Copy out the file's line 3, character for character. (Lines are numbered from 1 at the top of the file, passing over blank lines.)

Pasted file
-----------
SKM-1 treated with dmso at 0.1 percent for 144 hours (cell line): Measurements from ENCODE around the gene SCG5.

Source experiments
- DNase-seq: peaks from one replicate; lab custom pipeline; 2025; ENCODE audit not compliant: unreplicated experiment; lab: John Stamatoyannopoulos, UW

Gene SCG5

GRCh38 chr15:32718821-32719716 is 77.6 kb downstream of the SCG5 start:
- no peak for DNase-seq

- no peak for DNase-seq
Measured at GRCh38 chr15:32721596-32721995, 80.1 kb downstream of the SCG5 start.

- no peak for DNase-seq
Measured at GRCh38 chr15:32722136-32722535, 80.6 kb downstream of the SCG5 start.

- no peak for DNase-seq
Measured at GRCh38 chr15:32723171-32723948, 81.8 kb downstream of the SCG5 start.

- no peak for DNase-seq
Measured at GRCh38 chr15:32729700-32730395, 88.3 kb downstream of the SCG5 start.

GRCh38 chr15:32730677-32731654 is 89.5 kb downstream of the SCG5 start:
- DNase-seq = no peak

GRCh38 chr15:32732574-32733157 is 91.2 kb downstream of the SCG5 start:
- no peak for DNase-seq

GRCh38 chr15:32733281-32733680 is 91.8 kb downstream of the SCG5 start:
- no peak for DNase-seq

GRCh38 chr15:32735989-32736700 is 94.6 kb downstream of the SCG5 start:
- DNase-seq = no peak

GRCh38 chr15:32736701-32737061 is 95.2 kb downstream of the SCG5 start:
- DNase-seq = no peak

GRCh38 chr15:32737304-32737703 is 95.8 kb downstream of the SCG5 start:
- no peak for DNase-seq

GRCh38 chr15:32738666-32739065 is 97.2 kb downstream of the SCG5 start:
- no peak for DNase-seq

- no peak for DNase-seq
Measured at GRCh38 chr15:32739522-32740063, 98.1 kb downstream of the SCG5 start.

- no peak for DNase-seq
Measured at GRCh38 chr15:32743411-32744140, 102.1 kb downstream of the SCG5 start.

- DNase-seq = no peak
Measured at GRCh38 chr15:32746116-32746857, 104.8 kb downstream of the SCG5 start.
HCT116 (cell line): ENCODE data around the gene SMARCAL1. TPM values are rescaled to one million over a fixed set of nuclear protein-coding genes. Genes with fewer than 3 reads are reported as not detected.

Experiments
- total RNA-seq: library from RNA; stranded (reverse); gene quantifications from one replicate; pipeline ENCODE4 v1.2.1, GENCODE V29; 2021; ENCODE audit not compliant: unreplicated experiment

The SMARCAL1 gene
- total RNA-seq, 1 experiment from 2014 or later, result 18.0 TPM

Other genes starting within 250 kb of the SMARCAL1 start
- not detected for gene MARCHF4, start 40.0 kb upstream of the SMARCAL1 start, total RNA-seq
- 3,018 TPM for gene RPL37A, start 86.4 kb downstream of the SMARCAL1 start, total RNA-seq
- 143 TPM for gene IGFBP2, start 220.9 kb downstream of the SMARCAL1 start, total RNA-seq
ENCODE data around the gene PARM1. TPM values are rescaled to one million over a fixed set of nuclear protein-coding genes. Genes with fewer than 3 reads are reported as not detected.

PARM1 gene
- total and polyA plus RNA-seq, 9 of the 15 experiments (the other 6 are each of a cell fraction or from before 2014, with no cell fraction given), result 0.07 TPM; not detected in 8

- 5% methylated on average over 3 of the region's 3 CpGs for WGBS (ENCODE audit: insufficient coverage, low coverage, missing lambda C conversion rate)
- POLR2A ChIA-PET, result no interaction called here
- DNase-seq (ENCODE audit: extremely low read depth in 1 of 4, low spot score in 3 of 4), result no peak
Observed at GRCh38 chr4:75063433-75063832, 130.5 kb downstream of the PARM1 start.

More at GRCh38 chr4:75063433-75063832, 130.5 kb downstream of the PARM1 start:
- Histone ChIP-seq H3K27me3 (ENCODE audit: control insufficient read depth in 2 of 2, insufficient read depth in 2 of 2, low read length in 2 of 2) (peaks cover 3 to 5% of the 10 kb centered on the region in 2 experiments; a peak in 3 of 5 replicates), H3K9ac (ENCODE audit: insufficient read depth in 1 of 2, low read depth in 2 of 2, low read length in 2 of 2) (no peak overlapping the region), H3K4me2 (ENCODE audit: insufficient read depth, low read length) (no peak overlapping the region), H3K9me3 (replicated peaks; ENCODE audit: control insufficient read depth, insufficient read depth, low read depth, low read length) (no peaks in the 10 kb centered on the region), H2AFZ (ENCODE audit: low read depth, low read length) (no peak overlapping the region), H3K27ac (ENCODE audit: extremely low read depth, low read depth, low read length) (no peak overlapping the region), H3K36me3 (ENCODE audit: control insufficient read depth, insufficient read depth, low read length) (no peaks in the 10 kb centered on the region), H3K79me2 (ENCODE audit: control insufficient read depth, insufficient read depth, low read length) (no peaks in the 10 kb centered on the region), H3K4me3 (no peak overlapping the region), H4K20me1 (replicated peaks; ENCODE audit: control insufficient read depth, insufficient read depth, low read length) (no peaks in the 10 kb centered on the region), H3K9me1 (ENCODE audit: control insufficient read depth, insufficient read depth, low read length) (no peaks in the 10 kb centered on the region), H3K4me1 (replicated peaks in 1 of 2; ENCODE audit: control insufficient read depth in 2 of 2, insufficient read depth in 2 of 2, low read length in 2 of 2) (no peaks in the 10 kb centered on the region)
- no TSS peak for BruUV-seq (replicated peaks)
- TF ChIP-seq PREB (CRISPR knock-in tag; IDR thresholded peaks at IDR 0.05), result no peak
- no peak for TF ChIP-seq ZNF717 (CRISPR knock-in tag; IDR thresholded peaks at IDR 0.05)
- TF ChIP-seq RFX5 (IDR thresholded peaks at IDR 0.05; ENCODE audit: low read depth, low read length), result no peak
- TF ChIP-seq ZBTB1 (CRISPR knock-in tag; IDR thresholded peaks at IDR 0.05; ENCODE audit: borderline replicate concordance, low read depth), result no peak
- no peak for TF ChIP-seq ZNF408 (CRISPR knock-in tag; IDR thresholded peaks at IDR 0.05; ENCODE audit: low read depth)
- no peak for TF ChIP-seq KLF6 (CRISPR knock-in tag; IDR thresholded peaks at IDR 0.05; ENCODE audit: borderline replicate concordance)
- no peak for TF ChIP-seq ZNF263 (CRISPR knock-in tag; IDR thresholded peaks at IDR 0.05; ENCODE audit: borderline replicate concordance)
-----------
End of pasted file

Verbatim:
- DNase-seq: peaks from one replicate; lab custom pipeline; 2025; ENCODE audit not compliant: unreplicated experiment; lab: John Stamatoyannopoulos, UW